• Voice - a chronic voice concern interferes with speech intelligibility and vocal quality.

• Fluency - normal disfluency is exaggerated by the type of problem, severity, or number of occurrences, resulting in frustration and ineffective communication.

Communication Skills Can Be Supported By Parents When:

1. Talking about things you do as a family
2. Talking about places you go
3. Answering and asking questions about experiences and stories
4. Listening to your child and encouraging their expression of ideas
5. Reading and talking about books
6. Telling stories together using books or photos/pictures
7. Playing educational games with your child
8. Playing word games together
9. Pretending with your child to develop creative thought
10. Praising your child

Elementary Educational Speech-Language Pathologists are available to consult with parents or teachers. If you have a concern about your child's communication development, feel free to discuss it with your classroom teacher and/or contact one of the Educational Speech-Language Pathologists below.

Elementary Speech and Language Service Providers:
Cindy Jensen
320-274-8218  ext. 1238

Marcia Froehling
320-274-8218  ext. 1237

Traumatic Brain Injury

The brain may be injured when the head is hit with sufficient force. This may result in temporary or permanent cognitive physical, behavioral and/or emotional changes. The most common cause of brain injuries is motor vehicle accident. Falls, bike accidents, sports injuries, assaults and child abuse also cause brain injuries. Tumors, stroke, encephalitis, excessive alcohol and drug use or ingestion of toxic substances also may cause a brain injury.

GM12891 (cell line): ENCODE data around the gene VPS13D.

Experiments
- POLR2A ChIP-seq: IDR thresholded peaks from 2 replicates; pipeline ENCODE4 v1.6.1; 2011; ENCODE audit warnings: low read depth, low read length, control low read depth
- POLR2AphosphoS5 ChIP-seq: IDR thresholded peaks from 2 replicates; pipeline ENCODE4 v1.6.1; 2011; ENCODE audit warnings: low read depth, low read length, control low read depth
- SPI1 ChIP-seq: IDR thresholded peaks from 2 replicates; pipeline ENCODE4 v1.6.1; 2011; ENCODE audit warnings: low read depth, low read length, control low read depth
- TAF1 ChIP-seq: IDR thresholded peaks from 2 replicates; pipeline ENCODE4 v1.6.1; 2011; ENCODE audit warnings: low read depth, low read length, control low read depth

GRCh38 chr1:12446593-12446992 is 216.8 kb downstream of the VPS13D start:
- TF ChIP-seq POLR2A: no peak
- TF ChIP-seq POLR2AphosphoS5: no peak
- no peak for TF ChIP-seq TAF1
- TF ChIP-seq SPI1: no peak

Eligibility for special education under the traumatic brain injury criteria and the initial Individual Educational Plan are based on the information summarized in the assessment plan. This plan includes hospital assessment and observations of the student back in school. Team members understand the unique characteristics of traumatic brain injury and how the individual has been affected.

Elementary Service Provider:
Danielle Collins
(320) 274-8218 ext. 1260

Physically Impaired (PI)

Physically Impaired means a broad range of medically diagnosed chronic or acute health conditions that may adversely affect academic functioning and result in the need for special education instruction and related services. The decision that a specific health condition qualifies as other health impaired will be determined by the impact of the condition on academic functioning rather that by the diagnostic label given the condition.

Additional Catagories:

• B/VI - Blind and vision impairment
• Hearing Impaired